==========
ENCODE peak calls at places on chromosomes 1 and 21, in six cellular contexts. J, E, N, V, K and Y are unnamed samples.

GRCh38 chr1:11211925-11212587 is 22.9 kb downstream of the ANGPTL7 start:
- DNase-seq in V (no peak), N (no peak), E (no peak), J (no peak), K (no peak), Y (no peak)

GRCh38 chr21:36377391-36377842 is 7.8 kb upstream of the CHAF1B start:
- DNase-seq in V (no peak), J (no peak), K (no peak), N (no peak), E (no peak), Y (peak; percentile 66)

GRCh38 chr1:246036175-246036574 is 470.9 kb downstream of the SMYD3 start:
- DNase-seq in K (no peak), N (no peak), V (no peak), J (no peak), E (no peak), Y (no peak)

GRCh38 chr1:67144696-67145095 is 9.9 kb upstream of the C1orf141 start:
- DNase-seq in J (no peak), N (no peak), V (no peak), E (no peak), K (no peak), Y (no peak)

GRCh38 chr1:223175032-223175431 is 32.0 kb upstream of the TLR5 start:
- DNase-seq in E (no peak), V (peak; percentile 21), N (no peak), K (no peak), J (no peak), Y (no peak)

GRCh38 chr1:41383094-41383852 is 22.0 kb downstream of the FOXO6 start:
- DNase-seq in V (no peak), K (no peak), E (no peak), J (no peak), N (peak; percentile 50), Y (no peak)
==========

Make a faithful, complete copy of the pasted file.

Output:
ENCODE peak calls at places on chromosomes 1 and 21, in six cellular contexts. J, E, N, V, K and Y are unnamed samples.

GRCh38 chr1:11211925-11212587 is 22.9 kb downstream of the ANGPTL7 start:
- DNase-seq in V (no peak), N (no peak), E (no peak), J (no peak), K (no peak), Y (no peak)

GRCh38 chr21:36377391-36377842 is 7.8 kb upstream of the CHAF1B start:
- DNase-seq in V (no peak), J (no peak), K (no peak), N (no peak), E (no peak), Y (peak; percentile 66)

GRCh38 chr1:246036175-246036574 is 470.9 kb downstream of the SMYD3 start:
- DNase-seq in K (no peak), N (no peak), V (no peak), J (no peak), E (no peak), Y (no peak)

GRCh38 chr1:67144696-67145095 is 9.9 kb upstream of the C1orf141 start:
- DNase-seq in J (no peak), N (no peak), V (no peak), E (no peak), K (no peak), Y (no peak)

GRCh38 chr1:223175032-223175431 is 32.0 kb upstream of the TLR5 start:
- DNase-seq in E (no peak), V (peak; percentile 21), N (no peak), K (no peak), J (no peak), Y (no peak)

GRCh38 chr1:41383094-41383852 is 22.0 kb downstream of the FOXO6 start:
- DNase-seq in V (no peak), K (no peak), E (no peak), J (no peak), N (peak; percentile 50), Y (no peak)